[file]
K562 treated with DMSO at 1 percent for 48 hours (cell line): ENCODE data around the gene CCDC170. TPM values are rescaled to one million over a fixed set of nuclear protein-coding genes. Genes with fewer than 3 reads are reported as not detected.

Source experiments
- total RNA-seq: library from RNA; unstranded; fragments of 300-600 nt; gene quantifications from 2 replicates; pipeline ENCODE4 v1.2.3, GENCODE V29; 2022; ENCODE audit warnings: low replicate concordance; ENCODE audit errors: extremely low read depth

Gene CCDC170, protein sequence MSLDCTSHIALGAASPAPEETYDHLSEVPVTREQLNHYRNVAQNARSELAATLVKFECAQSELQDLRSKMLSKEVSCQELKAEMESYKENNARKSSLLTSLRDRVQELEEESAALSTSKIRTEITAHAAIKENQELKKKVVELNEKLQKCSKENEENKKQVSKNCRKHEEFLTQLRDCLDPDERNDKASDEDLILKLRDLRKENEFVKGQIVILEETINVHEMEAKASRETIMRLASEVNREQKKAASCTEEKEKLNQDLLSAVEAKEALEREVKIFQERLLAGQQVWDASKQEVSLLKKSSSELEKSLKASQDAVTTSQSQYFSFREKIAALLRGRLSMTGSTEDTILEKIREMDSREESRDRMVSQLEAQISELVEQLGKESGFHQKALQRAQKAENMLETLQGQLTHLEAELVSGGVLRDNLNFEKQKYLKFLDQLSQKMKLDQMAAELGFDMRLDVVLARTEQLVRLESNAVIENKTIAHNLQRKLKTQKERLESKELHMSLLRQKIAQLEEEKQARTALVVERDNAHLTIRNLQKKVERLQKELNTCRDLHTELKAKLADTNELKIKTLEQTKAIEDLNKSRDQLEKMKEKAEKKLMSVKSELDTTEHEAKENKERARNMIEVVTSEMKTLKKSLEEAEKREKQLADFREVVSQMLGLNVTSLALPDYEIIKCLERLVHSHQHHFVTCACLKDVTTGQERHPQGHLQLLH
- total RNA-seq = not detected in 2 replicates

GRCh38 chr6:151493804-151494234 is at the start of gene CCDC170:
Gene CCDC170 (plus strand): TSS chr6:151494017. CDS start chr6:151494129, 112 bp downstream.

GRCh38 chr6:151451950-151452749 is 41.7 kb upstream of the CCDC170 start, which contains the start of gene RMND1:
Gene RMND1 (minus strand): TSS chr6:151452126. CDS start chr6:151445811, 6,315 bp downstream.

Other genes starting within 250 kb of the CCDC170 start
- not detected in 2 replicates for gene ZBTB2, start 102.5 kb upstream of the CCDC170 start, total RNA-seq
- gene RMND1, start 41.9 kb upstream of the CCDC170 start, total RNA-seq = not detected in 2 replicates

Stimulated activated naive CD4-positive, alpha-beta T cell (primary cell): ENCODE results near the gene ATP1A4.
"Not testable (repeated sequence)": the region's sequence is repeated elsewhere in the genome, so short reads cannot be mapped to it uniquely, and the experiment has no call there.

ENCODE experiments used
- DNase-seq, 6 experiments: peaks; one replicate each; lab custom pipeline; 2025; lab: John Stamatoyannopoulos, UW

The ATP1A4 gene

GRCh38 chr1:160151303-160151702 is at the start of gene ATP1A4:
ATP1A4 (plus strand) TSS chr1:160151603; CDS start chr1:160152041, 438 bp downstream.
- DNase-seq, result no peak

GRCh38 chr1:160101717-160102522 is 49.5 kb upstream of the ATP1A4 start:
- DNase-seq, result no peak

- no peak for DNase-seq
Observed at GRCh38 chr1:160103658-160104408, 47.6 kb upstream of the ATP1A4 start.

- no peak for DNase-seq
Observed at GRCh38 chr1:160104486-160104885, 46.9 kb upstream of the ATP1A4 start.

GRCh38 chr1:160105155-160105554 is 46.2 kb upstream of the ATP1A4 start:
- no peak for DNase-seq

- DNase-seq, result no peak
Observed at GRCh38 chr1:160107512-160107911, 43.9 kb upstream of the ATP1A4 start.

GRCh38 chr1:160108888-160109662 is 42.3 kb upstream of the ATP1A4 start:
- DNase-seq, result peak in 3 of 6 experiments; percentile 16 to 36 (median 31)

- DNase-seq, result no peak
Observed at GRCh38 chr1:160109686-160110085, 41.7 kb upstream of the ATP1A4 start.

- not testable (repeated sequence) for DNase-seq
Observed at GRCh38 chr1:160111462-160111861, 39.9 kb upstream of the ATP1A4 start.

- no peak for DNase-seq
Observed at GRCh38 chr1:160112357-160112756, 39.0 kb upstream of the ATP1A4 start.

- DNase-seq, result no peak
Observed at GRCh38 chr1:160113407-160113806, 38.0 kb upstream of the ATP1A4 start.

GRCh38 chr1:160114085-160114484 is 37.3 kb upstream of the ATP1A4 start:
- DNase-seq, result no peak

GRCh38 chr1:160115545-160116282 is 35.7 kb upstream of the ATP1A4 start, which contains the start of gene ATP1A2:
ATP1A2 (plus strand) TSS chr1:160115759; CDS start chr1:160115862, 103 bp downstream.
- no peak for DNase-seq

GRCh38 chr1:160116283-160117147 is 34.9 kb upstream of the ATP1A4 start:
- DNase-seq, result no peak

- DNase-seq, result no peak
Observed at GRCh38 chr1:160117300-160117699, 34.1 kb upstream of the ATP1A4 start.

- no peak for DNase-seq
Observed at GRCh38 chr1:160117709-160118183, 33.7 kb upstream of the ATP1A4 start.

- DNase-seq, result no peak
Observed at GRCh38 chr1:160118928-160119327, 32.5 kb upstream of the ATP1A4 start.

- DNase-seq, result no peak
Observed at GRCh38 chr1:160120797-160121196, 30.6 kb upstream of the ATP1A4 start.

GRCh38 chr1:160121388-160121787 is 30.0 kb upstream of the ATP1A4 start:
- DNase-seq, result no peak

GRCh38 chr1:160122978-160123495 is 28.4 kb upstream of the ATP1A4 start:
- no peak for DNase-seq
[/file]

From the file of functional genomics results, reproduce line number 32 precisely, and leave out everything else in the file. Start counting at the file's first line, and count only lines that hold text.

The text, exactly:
- DNase-seq, result peak in 3 of 6 experiments; percentile 16 to 36 (median 31)